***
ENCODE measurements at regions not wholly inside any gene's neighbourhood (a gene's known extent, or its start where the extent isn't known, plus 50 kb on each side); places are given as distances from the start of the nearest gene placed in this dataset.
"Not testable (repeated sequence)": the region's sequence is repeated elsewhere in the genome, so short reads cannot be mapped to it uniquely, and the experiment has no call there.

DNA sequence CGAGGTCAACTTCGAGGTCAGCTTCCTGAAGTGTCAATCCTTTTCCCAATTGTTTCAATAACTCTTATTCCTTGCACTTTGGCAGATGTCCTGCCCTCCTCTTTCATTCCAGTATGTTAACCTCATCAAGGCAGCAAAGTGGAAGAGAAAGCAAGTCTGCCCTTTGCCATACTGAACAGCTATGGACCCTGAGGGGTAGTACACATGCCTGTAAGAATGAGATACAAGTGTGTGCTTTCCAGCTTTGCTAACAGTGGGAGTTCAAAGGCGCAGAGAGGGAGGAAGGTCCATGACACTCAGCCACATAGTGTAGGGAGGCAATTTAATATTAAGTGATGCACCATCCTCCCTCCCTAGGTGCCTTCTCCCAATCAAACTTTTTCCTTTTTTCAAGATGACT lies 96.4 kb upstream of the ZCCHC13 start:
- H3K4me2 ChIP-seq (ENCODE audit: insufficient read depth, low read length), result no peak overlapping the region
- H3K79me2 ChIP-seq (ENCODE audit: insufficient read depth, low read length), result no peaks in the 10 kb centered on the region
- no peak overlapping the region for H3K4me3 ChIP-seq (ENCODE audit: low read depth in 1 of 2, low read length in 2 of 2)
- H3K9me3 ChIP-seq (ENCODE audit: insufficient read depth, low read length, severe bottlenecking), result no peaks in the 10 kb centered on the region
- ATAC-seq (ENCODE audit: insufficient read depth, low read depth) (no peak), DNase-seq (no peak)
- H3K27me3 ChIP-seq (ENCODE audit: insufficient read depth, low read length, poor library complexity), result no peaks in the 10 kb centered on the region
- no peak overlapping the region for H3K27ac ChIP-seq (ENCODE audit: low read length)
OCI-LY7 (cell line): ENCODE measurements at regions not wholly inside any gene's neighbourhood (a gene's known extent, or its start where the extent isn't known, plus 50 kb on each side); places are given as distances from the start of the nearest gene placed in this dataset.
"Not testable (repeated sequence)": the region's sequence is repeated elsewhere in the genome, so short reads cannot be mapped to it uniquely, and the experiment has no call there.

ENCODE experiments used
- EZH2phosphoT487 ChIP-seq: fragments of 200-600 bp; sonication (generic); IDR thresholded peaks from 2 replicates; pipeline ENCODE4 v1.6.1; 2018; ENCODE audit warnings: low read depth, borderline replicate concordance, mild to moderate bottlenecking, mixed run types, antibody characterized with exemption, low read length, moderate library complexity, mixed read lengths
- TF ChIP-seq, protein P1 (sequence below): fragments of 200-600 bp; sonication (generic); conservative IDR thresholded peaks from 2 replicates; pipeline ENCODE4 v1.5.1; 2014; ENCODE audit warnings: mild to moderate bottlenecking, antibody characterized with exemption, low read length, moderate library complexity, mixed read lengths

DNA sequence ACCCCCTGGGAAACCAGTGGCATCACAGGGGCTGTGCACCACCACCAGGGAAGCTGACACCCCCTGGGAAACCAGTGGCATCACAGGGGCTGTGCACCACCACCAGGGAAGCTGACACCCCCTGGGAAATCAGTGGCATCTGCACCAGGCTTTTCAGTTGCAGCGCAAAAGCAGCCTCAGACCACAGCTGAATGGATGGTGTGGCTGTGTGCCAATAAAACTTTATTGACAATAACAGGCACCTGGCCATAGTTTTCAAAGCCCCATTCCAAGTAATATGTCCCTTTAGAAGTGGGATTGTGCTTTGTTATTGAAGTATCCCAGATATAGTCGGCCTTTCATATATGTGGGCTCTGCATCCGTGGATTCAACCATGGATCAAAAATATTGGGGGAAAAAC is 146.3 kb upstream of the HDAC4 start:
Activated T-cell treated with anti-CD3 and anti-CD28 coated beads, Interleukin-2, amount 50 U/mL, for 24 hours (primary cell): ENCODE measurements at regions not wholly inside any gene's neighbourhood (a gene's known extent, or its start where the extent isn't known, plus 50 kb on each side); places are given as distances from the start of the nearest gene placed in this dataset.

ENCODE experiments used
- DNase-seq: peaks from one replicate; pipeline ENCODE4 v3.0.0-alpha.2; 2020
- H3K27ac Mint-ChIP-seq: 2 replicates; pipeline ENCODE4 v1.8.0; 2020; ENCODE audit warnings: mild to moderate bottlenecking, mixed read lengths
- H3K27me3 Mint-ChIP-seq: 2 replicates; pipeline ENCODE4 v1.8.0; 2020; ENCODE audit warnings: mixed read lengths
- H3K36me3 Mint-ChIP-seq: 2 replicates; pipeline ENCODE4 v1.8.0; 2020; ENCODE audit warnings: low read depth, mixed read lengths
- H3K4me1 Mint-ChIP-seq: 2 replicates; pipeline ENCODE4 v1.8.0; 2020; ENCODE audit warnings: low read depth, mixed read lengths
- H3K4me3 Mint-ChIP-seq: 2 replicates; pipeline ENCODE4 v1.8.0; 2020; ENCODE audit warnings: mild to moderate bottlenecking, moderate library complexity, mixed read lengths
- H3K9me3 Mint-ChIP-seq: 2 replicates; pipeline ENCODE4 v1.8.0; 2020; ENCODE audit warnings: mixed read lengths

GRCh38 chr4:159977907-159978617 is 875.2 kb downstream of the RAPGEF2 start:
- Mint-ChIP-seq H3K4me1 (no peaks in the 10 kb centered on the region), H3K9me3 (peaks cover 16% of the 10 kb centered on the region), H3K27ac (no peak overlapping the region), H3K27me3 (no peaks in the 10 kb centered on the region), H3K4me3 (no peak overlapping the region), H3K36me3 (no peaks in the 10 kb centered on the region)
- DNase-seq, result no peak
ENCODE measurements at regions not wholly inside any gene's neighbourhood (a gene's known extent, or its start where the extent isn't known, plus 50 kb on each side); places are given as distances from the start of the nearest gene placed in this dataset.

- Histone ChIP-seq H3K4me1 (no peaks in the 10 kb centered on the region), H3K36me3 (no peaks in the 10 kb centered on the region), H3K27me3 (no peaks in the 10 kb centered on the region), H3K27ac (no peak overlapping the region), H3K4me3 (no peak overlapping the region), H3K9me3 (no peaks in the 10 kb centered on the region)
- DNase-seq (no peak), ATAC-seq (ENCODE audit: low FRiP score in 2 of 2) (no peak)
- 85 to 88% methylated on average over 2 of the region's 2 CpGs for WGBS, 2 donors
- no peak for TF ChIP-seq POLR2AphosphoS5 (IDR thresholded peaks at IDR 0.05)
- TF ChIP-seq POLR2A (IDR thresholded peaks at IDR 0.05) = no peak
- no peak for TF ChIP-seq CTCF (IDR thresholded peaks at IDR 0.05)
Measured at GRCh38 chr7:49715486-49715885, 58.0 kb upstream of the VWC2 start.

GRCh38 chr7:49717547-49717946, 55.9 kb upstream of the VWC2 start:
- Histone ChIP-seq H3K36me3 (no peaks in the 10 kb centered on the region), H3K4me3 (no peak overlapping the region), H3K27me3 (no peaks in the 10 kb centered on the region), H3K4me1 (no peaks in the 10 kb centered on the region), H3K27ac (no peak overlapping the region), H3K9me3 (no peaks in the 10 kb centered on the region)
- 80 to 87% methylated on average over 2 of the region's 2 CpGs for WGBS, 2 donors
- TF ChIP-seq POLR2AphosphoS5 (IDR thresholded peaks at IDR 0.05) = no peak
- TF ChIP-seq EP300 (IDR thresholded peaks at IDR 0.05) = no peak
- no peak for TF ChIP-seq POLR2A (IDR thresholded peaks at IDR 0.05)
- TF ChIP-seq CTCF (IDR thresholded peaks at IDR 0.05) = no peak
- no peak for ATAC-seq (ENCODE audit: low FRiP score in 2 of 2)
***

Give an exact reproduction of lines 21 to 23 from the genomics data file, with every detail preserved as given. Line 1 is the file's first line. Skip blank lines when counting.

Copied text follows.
- H3K27me3 Mint-ChIP-seq: 2 replicates; pipeline ENCODE4 v1.8.0; 2020; ENCODE audit warnings: mixed read lengths
- H3K36me3 Mint-ChIP-seq: 2 replicates; pipeline ENCODE4 v1.8.0; 2020; ENCODE audit warnings: low read depth, mixed read lengths
- H3K4me1 Mint-ChIP-seq: 2 replicates; pipeline ENCODE4 v1.8.0; 2020; ENCODE audit warnings: low read depth, mixed read lengths